When it comes to visuals throughout “Another Case Solved” I wouldn’t say they were absolutely perfect or that they were ground-breaking in any way but they were damn nice. Fact is; it never really needed to have incredible graphics or anything because it was simply a puzzle game so an abundance of unnecessary visual effects would have been…well, unnecessary. Unfortunately it did seem flat at times and the customisable features were mostly ugly, that goes for the people you come into contact with as well.
Some visual features of the game felt, more or less, rushed but it was definitely made up for by a lot of the other visuals. The really good thing about this game is that nothing looked or felt out of place which should be something every game would have mastered by now but you’d be surprised at the amount of mobile or iOS games that have visuals that don’t quite fit. Thought the screen did sometimes fill cluttered at least everything on those screens belonged there. While this game did nothing to blow me away it also didn’t do anything that would make me hate what it looked like, there are a little things here and there but not every title can be perfect.
It’s safe to say that the game captured that old-school, detective, semi-noire vibe quite well. The game isn’t exactly set in present times so to assume that it would be filled with modern-sounding music would be to make an uneducated guess. It’s filled with a lot of, I assume, nostalgia-inducing tones and sounds of which you’d probably hear in a more light-hearted version of “LA Noire”. While it is a detective story and it is set in a city riddled with crimes it doesn’t entirely have a dark soundtrack, it’s actually quite light-hearted and fitting. All the sound effects are great and match their visuals which, as I mentioned above, is something you’d assume every video game has mastered but, once again, you’d be surprised.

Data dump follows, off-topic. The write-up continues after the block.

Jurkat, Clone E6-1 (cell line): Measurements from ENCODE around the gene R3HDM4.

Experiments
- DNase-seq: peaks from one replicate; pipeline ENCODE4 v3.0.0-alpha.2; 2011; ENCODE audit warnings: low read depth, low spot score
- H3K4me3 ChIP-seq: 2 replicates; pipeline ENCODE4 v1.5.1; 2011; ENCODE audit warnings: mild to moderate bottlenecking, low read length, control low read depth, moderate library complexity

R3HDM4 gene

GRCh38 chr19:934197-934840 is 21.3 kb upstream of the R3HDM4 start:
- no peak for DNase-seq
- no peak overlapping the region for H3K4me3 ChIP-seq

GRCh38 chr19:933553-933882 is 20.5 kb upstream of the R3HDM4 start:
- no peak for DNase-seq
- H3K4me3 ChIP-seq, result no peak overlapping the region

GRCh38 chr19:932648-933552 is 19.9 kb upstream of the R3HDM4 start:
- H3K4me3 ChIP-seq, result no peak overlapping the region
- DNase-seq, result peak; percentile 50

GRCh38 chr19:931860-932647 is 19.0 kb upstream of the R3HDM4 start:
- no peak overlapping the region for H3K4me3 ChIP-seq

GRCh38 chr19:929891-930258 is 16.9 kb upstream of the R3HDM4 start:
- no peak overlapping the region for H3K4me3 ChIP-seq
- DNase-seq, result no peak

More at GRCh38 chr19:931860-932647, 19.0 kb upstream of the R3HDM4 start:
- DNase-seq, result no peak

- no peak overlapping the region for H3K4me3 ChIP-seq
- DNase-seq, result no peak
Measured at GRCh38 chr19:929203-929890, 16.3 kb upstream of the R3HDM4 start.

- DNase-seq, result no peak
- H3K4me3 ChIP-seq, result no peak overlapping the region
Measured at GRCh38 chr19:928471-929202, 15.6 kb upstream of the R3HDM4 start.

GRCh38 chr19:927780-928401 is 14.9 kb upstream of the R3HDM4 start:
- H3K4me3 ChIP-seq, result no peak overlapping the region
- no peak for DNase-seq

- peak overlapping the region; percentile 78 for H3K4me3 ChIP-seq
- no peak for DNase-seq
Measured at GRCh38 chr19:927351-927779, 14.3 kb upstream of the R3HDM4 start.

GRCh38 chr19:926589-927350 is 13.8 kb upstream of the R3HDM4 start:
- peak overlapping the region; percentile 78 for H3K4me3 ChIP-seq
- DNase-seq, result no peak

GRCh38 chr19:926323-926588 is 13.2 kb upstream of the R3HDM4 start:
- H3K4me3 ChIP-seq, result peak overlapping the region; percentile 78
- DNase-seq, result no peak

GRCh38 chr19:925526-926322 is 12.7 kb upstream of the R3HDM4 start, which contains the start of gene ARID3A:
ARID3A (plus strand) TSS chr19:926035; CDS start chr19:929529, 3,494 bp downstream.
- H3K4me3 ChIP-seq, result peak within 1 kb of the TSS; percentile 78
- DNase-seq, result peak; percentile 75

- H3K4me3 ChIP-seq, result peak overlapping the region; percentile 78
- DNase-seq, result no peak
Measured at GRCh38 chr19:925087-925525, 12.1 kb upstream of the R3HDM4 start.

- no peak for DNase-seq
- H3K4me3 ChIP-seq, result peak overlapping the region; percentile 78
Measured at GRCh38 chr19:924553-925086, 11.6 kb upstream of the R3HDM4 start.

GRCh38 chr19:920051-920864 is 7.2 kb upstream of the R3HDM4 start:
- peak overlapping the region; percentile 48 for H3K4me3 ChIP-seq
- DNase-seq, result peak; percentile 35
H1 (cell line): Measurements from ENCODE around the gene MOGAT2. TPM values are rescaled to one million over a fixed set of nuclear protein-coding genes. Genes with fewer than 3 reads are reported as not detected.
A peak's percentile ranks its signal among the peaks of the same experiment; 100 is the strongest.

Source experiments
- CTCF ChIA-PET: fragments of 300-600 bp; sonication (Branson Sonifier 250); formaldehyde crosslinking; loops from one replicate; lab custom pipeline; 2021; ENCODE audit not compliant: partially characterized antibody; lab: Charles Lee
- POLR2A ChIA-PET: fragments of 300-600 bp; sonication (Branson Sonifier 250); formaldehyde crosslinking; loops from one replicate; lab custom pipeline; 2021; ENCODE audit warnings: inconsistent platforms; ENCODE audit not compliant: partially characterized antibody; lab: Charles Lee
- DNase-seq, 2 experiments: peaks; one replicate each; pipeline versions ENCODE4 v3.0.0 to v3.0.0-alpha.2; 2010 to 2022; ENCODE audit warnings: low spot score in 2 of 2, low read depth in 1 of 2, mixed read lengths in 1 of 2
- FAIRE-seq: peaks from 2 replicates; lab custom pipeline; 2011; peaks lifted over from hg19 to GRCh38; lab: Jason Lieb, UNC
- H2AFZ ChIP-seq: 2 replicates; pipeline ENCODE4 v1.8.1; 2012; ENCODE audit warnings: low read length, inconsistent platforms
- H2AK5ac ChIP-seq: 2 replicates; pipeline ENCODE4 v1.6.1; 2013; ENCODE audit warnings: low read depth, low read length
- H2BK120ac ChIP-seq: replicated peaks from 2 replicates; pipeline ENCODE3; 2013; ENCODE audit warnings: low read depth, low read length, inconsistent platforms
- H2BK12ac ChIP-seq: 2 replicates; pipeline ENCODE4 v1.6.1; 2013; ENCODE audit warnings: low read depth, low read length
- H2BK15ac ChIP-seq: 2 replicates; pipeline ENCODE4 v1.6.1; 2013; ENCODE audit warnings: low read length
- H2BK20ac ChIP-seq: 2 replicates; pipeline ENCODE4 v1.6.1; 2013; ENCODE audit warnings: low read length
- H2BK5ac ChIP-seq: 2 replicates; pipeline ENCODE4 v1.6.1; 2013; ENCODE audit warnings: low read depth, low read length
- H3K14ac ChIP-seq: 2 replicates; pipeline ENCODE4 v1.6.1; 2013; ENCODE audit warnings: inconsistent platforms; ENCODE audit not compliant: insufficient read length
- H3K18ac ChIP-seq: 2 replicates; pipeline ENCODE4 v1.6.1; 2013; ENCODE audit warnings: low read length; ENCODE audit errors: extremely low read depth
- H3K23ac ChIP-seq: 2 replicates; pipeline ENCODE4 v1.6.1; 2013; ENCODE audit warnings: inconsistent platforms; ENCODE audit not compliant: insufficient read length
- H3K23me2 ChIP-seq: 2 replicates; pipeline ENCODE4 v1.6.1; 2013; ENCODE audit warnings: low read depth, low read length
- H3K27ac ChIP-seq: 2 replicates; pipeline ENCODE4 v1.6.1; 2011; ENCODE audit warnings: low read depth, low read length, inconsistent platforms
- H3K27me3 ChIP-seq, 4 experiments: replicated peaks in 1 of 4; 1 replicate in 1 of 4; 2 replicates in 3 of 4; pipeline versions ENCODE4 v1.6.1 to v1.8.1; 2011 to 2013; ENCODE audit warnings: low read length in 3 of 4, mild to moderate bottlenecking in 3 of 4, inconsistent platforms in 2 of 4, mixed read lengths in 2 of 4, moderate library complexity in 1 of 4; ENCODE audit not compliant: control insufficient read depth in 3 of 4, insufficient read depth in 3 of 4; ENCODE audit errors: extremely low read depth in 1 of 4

There’s minimal voice-acting in “Another Case Solved” but the voice-acting that is there is actually damn good, I will give credit to it despite it being a small aspect because if it was the inverse I would be taking points away. One thing that is incredibly annoying is the games advertisement system where, instead of just flashing ads at you, it comes in the form of a phone in your office that continues to ring until you tap it to look at the ad. That was probably the most annoying auditory aspect of the game and although it only every happened when you were at the office, it still good quite frustrating.
It really is how I defined it earlier on: a game similar to a great deal of puzzle games floating around but one that actually gives you an actual reason to play it. It’s fantastic on so many levels but there are a few small things that make it, let’s say, less than perfect but most people will be able to overlook those small things to be able to fully enjoy the game.